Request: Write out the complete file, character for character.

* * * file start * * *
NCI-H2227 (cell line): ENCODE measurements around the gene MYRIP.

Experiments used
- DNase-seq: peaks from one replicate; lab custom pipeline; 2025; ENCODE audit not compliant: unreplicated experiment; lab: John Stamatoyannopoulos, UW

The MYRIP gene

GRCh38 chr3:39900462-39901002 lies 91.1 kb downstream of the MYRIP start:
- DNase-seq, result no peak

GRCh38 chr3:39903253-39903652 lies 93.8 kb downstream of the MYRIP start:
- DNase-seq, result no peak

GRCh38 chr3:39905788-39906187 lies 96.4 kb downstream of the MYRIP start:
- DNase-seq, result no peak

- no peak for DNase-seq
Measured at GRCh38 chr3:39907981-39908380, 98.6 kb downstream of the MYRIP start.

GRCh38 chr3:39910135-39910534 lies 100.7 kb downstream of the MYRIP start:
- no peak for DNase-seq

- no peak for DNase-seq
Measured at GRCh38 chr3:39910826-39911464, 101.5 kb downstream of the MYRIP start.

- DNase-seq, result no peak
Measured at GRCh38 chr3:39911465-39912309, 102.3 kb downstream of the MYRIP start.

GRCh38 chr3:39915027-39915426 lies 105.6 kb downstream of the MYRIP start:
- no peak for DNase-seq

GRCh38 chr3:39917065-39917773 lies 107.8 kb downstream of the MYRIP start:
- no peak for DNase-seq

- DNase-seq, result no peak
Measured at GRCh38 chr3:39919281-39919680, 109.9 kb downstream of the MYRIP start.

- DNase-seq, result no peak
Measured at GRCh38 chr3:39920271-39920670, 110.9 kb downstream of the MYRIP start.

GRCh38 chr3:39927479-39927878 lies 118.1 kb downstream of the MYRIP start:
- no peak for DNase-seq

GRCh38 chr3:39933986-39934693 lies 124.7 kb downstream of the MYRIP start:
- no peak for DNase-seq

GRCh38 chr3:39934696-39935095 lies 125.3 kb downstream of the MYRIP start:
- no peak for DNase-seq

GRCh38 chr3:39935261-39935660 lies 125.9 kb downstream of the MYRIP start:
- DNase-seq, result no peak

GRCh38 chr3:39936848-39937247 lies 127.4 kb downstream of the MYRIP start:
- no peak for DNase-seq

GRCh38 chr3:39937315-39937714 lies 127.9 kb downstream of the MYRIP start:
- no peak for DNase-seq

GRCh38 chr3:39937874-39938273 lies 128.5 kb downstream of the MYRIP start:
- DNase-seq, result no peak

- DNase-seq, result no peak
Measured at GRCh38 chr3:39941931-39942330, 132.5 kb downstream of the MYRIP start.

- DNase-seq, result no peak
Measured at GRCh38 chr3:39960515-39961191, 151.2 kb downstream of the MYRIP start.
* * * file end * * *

NCI-H2227 (cell line): ENCODE measurements around the gene MYRIP.

Experiments used
- DNase-seq: peaks from one replicate; lab custom pipeline; 2025; ENCODE audit not compliant: unreplicated experiment; lab: John Stamatoyannopoulos, UW

The MYRIP gene

GRCh38 chr3:39900462-39901002 lies 91.1 kb downstream of the MYRIP start:
- DNase-seq, result no peak

GRCh38 chr3:39903253-39903652 lies 93.8 kb downstream of the MYRIP start:
- DNase-seq, result no peak

GRCh38 chr3:39905788-39906187 lies 96.4 kb downstream of the MYRIP start:
- DNase-seq, result no peak

- no peak for DNase-seq
Measured at GRCh38 chr3:39907981-39908380, 98.6 kb downstream of the MYRIP start.

GRCh38 chr3:39910135-39910534 lies 100.7 kb downstream of the MYRIP start:
- no peak for DNase-seq

- no peak for DNase-seq
Measured at GRCh38 chr3:39910826-39911464, 101.5 kb downstream of the MYRIP start.

- DNase-seq, result no peak
Measured at GRCh38 chr3:39911465-39912309, 102.3 kb downstream of the MYRIP start.

GRCh38 chr3:39915027-39915426 lies 105.6 kb downstream of the MYRIP start:
- no peak for DNase-seq

GRCh38 chr3:39917065-39917773 lies 107.8 kb downstream of the MYRIP start:
- no peak for DNase-seq

- DNase-seq, result no peak
Measured at GRCh38 chr3:39919281-39919680, 109.9 kb downstream of the MYRIP start.

- DNase-seq, result no peak
Measured at GRCh38 chr3:39920271-39920670, 110.9 kb downstream of the MYRIP start.

GRCh38 chr3:39927479-39927878 lies 118.1 kb downstream of the MYRIP start:
- no peak for DNase-seq

GRCh38 chr3:39933986-39934693 lies 124.7 kb downstream of the MYRIP start:
- no peak for DNase-seq

GRCh38 chr3:39934696-39935095 lies 125.3 kb downstream of the MYRIP start:
- no peak for DNase-seq

GRCh38 chr3:39935261-39935660 lies 125.9 kb downstream of the MYRIP start:
- DNase-seq, result no peak

GRCh38 chr3:39936848-39937247 lies 127.4 kb downstream of the MYRIP start:
- no peak for DNase-seq

GRCh38 chr3:39937315-39937714 lies 127.9 kb downstream of the MYRIP start:
- no peak for DNase-seq

GRCh38 chr3:39937874-39938273 lies 128.5 kb downstream of the MYRIP start:
- DNase-seq, result no peak

- DNase-seq, result no peak
Measured at GRCh38 chr3:39941931-39942330, 132.5 kb downstream of the MYRIP start.

- DNase-seq, result no peak
Measured at GRCh38 chr3:39960515-39961191, 151.2 kb downstream of the MYRIP start.